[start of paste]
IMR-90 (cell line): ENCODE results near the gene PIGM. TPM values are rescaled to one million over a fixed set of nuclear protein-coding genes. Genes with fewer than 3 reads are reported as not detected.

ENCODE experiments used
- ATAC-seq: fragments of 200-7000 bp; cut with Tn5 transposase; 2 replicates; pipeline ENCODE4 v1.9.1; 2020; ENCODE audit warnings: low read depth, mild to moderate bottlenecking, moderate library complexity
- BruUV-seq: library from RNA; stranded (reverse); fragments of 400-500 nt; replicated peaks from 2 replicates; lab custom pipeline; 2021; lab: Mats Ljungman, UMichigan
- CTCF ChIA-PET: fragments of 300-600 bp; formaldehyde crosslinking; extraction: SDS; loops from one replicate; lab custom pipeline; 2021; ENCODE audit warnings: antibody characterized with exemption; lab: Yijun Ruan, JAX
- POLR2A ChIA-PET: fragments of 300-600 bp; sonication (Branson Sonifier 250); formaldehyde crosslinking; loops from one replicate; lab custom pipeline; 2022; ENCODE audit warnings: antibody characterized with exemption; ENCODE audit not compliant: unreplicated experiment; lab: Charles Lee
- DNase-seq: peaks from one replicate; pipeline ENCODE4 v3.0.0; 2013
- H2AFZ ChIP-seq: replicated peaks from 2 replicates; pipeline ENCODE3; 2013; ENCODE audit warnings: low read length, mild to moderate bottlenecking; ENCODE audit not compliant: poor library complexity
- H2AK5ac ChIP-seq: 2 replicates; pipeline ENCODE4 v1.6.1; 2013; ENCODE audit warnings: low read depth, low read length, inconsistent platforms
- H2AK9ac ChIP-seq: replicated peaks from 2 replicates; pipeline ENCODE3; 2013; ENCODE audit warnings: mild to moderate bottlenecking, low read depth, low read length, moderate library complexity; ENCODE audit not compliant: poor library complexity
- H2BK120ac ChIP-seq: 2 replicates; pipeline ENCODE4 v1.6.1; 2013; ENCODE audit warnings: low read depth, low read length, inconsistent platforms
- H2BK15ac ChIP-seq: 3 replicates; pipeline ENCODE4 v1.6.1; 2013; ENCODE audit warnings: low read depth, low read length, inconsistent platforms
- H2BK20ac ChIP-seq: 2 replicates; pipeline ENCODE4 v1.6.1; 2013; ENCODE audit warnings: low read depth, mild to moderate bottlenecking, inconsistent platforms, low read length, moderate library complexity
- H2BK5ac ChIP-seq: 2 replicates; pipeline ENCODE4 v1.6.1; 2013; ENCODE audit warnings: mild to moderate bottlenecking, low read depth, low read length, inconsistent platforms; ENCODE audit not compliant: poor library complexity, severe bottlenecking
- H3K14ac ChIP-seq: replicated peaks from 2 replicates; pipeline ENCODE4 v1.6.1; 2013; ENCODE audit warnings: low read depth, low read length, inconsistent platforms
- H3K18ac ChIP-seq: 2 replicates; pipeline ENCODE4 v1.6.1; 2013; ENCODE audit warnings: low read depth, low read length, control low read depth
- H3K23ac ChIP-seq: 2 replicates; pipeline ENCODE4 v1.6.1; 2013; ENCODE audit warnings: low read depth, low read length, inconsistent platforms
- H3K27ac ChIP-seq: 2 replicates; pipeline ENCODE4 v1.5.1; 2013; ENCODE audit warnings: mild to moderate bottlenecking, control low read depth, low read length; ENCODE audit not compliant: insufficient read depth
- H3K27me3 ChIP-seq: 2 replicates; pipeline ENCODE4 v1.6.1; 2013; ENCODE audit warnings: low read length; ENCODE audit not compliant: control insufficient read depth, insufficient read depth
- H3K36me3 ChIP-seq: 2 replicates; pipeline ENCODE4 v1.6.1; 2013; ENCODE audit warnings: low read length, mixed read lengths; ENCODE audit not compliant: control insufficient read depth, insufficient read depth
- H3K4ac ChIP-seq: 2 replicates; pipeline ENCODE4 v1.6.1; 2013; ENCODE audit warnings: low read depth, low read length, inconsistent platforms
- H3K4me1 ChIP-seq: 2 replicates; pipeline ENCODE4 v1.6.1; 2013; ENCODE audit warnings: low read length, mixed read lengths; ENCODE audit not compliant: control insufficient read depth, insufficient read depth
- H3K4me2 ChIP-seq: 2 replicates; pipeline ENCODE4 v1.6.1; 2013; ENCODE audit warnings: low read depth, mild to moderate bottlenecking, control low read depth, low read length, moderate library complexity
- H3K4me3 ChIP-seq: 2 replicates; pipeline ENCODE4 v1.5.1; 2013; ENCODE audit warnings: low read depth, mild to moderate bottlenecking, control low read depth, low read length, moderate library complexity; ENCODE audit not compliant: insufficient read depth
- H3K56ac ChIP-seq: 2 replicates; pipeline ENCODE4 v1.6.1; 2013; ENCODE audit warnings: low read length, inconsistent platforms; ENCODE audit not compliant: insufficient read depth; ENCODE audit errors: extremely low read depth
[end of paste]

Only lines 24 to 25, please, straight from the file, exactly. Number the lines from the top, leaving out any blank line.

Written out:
- H3K4me3 ChIP-seq: 2 replicates; pipeline ENCODE4 v1.5.1; 2013; ENCODE audit warnings: low read depth, mild to moderate bottlenecking, control low read depth, low read length, moderate library complexity; ENCODE audit not compliant: insufficient read depth
- H3K56ac ChIP-seq: 2 replicates; pipeline ENCODE4 v1.6.1; 2013; ENCODE audit warnings: low read length, inconsistent platforms; ENCODE audit not compliant: insufficient read depth; ENCODE audit errors: extremely low read depth